Caddie fraudster spared jail
A CADDIE who claimed thousands of pounds in benefits - including hundreds for disability - while carrying golfers’ bags at one of Scotland’s most prestigious golf courses has been spared jail.
Robert Lothian claimed incapacity benefit while working as a £45 a round, plus tip, caddie at world renowned Kingsbarns Golf Links, near St Andrews, Fife.
The course is one of the most highly rated in Scotland and has been repeatedly named in the world’s top 100 courses.
Lothian also claimed income support, housing benefit and council tax benefit that he was not entitled to over an eight month period in 2011.
Fiscal depute Brian Robertson told Cupar Sheriff Court: “After inquiries with the Department of Work and Pensions we have agreed the figure claimed was a total of £2848.01.
“The accused was working as a golf caddie. He was effectively self employed at the golf club and the club staff would contact him as and when the work was available for him.”
The prosecutor added: “There is nothing to tender in terms of previous convictions.”
Along with Carnoustie and the St Andrews Old Course, Kingsbarns hosts the annual Dunhill Links Championship, which pairs celebrities with professionals in a pro-am tournament.
Famous people involved in the tournament have included Hugh Grant, Samuel L Jackson, Boris Becker, Gary Lineker, Michael Douglas and Oscar Pistorius.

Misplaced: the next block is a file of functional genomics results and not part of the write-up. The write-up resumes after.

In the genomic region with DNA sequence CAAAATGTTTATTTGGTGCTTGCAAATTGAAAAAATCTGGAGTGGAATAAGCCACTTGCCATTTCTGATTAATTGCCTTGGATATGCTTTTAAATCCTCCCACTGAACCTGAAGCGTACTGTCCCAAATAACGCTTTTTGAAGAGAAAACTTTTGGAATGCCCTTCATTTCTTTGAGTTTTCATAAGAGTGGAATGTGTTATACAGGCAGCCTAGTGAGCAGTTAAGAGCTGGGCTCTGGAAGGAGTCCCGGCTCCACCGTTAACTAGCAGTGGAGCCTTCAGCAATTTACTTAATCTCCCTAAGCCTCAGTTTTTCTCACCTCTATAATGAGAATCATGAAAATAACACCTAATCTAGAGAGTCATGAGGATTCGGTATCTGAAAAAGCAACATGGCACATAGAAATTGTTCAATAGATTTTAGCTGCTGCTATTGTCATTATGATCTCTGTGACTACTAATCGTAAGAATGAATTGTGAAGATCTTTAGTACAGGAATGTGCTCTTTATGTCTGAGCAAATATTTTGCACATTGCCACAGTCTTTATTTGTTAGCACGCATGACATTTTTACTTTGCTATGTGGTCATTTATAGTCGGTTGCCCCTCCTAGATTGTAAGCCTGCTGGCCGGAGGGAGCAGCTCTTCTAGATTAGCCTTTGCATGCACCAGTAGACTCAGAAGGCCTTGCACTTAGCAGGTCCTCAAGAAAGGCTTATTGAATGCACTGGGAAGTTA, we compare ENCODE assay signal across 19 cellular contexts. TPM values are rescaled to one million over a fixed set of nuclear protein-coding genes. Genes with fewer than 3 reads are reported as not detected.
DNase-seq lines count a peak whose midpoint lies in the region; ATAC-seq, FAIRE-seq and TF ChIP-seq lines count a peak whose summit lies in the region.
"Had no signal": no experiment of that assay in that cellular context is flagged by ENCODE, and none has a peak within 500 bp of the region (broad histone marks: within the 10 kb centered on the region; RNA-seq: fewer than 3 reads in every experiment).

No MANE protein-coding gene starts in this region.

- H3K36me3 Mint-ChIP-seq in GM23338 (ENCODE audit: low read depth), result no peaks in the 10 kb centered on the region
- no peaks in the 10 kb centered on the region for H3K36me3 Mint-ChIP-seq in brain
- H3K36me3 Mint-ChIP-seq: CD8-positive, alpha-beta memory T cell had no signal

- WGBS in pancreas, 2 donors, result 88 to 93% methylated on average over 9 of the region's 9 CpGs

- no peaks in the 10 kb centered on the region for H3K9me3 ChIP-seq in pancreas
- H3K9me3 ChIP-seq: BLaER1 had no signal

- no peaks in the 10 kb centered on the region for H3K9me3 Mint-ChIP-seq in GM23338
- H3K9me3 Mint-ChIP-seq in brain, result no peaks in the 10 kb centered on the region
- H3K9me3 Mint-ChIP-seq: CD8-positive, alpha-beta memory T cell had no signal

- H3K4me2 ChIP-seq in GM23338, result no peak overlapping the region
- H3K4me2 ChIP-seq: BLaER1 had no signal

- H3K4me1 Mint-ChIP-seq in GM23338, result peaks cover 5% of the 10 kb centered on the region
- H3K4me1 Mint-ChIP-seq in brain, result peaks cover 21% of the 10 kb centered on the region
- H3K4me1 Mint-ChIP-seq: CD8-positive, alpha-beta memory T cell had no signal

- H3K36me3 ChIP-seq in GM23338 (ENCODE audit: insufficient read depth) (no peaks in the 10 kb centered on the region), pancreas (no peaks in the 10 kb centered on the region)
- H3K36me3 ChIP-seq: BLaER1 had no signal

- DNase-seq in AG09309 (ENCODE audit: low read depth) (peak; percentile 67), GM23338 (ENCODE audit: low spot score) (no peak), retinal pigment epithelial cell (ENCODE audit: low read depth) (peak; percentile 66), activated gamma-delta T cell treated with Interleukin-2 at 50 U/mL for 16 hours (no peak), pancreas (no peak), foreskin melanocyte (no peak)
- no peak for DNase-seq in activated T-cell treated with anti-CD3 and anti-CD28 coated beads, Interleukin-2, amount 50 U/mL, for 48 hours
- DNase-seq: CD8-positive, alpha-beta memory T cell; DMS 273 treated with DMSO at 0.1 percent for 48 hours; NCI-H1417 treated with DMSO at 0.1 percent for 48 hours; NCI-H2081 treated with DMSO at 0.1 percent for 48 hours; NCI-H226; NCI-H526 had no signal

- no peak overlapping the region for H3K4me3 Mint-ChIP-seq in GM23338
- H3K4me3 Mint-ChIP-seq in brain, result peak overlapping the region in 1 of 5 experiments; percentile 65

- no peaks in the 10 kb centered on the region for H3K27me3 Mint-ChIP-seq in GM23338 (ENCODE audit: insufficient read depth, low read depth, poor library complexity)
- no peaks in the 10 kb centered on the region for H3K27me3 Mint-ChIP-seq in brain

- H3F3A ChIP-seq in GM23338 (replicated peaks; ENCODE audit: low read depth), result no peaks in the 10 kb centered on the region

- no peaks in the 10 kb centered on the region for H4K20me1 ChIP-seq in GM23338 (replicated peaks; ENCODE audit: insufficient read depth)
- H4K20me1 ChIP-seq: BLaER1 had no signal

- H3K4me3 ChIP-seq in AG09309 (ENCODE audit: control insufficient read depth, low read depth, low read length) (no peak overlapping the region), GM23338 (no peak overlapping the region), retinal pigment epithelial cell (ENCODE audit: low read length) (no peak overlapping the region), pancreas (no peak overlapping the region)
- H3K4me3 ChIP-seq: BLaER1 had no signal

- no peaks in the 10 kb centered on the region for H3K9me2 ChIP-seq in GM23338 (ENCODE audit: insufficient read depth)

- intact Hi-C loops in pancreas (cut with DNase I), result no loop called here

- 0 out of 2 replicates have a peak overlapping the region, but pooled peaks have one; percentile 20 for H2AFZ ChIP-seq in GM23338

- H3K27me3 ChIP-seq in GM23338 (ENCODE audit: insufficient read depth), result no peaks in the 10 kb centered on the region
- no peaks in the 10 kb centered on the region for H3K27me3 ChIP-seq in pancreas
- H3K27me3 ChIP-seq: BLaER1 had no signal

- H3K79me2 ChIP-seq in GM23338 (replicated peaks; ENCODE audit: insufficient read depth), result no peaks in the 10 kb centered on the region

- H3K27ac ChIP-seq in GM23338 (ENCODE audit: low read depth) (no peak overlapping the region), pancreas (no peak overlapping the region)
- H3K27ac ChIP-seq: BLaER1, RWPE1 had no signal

Lothian, 49, of Cellardyke, Fife, had originally pleaded not guilty to three charges, brought under the Social Security Administration Act, alleged to have been committed between 6 April 2010 and 20 August 2011.
But minutes before his trial was due to commence he pleaded guilty to all three charges, amended to have taken place between 1 January 2011 and 20 August 2011.
David Bell, defending, said Lothian was repaying the cash at £10 per week.
He said: “He has been repaying the incapacity benefit and income support at £10.70 a week.
“There is no agreement with Fife Council as to repaying the council tax and housing benefit at the moment.
“His employment was sporadic and casual at times. He clearly didn’t inform the DWP as he should have.
“He’s not presently in employment. This was a complicated case.”
Sheriff Charles Macnair QC imposed a community payback order requiring Lothian to do 225 hours of unpaid work in the community.
He said the order was a direct alternative to a jail term.
The sheriff said: “Benefit fraud is easy to commit and hard to detect.
“This was a substantial sum of almost £3,000 over an eight month period.
“Having regard to the guideline cases the appropriate penalty is unpaid work as an alternative to custody.”
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